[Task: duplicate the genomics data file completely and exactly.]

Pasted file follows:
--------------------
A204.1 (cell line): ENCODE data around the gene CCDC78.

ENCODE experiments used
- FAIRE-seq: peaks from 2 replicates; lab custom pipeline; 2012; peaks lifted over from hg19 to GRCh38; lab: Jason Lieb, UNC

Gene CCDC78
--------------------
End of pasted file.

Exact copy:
A204.1 (cell line): ENCODE data around the gene CCDC78.

ENCODE experiments used
- FAIRE-seq: peaks from 2 replicates; lab custom pipeline; 2012; peaks lifted over from hg19 to GRCh38; lab: Jason Lieb, UNC

Gene CCDC78